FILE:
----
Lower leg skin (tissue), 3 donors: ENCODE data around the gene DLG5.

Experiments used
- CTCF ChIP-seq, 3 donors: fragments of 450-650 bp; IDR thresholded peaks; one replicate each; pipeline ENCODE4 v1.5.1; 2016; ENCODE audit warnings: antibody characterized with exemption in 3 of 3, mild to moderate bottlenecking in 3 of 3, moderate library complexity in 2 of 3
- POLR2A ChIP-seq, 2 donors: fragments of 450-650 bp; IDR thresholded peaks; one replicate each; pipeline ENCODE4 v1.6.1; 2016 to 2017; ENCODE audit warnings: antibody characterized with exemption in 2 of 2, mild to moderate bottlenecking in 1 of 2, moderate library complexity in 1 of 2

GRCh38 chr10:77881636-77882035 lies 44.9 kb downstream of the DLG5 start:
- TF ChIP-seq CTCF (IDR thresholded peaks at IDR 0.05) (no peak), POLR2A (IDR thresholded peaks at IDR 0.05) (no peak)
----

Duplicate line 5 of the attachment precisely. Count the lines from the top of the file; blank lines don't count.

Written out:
GRCh38 chr10:77881636-77882035 lies 44.9 kb downstream of the DLG5 start: